Saturday, June 30, 2007

Le Roy Fitch: The Civil War Career of a Union River Gunboat Commander

by Myron J. Smith, Jr.

From the publisher:
This is the first published biography of Lieutenant Commander Le Roy Fitch, U.S. Navy. Fitch saw action on the Ohio, Tennessee and Cumberland Rivers; fought against Morgan, Wheeler and Forrest, as well as irregulars; commanded an ironclad monitor during the Battle of Nashville; and was renowned for his abilities in counterinsurgency and convoy tactics.

Myron J. Smith, Jr., is the library director and a professor of history at Tusculum College in Greeneville, Tennessee. He is the author of The Baseball Bibliography, 2d ed., (2006).

My Brave Mechanics: The First Michigan Engineers and Their Civil War

by Mark Hoffman

From the publisher:
As volunteer engineers for the Union army, the First Michigan Engineers and Mechanics regiment was made up of skilled artisans, craftsmen, railroad men, and engineers whose behind-the-scenes work was crucial to the Union victory. Charged with maintaining the Union supply line in the western theater, the engineers constructed and repaired a staggering number of bridges, blockhouses, fortifications, railroads, and telegraph lines to keep the Union army functioning in the aftermath of battle. My Brave Mechanics traces the history of this little-known unit, revealing their substantial engineering accomplishments as well as their combat experience.

Although they were charged primarily with engineering work, the regiment also saw substantial direct combat action. Confederate guerillas and bushwackers bent on disrupting vital communication and supply lines routinely disregarded the usual rules of warfare to target the engineers. They struck quickly, and sometimes at night, exploiting the isolation and vulnerability of the workmen, who, unlike regular infantrymen, were almost never dug-in and ready for an attack. Yet despite the odds against them, the Michigan engineers are recognized for several key accomplishments, including their work in keeping the railroad open south from Union supply depots in Louisville, the relief of the Union forces in Chattanooga, and destruction of rebel railroads during Sherman’s march through Georgia and the Carolinas. The regiment’s senior officers also held important posts within the Union military organization in the west and were instrumental in developing a coherent policy for the use of captured rebel railroads and infrastructure.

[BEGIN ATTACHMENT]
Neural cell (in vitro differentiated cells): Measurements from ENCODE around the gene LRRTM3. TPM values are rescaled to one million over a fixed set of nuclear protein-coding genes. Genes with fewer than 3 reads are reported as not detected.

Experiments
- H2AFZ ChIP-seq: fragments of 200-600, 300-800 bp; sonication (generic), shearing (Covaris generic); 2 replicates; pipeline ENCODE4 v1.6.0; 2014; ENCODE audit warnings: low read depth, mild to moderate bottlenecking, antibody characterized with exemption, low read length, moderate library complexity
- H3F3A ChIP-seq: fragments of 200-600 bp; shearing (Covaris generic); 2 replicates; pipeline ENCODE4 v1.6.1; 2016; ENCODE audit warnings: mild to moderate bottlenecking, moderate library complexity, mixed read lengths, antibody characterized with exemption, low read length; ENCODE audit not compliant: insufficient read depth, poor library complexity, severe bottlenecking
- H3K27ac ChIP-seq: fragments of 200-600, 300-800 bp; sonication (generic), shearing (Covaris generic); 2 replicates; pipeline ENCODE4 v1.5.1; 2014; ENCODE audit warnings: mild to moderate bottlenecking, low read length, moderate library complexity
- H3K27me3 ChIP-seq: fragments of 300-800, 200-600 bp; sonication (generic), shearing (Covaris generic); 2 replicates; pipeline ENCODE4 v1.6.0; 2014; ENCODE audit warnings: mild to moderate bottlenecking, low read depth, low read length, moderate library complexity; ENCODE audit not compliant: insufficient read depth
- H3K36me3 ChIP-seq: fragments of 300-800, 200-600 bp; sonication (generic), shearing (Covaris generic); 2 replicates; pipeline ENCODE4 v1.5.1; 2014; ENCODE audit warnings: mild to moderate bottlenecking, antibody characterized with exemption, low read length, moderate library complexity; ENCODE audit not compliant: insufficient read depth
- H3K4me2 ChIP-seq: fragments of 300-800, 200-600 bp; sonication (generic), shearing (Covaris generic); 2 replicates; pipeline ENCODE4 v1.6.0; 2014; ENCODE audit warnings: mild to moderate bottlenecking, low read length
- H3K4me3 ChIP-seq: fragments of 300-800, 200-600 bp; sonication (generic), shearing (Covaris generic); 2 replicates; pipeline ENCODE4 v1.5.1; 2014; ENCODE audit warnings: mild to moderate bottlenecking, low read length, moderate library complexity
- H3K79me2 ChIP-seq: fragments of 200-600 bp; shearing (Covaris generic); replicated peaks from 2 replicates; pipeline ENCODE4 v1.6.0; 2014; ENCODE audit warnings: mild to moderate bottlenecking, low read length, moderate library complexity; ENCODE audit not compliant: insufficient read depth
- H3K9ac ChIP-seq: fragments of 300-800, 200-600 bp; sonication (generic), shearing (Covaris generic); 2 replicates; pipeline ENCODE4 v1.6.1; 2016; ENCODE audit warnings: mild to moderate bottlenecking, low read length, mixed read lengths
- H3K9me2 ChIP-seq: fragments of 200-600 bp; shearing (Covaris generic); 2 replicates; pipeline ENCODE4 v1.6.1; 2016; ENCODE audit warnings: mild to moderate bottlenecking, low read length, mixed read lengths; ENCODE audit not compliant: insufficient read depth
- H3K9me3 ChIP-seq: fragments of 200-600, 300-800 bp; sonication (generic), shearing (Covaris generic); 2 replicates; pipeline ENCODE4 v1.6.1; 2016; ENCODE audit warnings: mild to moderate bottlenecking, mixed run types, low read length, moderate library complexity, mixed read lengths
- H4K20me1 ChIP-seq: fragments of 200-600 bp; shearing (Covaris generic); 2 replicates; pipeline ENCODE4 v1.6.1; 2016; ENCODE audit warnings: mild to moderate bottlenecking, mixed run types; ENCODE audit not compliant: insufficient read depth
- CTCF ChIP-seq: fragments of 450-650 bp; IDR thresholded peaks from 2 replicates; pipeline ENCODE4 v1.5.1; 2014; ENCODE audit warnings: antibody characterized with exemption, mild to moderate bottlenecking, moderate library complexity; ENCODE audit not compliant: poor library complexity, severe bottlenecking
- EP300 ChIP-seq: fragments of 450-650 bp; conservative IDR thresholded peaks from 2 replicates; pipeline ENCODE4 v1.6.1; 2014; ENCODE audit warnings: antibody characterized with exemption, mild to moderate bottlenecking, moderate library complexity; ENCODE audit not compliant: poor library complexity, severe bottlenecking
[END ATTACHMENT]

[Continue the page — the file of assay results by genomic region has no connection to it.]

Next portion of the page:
Historian Mark Hoffman offers readers a detailed account of the Michigan engineers from a wealth of sources, including letters, diaries, regimental papers, communications and orders from the military establishment, period newspapers, and postwar accounts. As little has been written about Union volunteer engineers in the western theater, their unique history will undoubtedly be fascinating reading for Civil War buffs, local historians, and those interested in the history of American military engineering.

Mark Hoffman is deputy department director of the Michigan Department of History, Arts and Libraries.

To Honor These Men: A History of the Phillips Georgia Legion Infantry Battalion

by Richard M. Coffman and Kurt D. Graham

From the publisher:
To Honor These Men is a thoroughly researched, comprehensive book that details the organization of a “legion” and its combat odyssey. The authors have followed the trail of the story of the Phillips Georgia legion. The result is a highly readable book that takes the reader on foot and horseback through most of the major battles in the eastern theater of the Civil War. The words of soldiers express the sights, sounds, screams, and odors of the battlefield. The agony of festering wounds, and the misery of typhoid fever and pneumonia grab the reader as does the loneliness and yearning for contact with loved ones.

Coffman and Graham track the legion troops from the mountains of Western Virginia to the tears of Appomattox, pausing only for savage interludes of ten major battles and countless skirmishes. The stink of black powder, the blast of musketry and cannons flood the senses and keep the pages turning. Bravery, cowardice, fatigue, and boredom are documented throughout the text in this first-ever saga of Phillips Georgia legion. Detailed appendices include a capsule history of Macon Light Artillery, the Sharpshooter Battalion, and the band, as well as annotated rosters for each infantry company.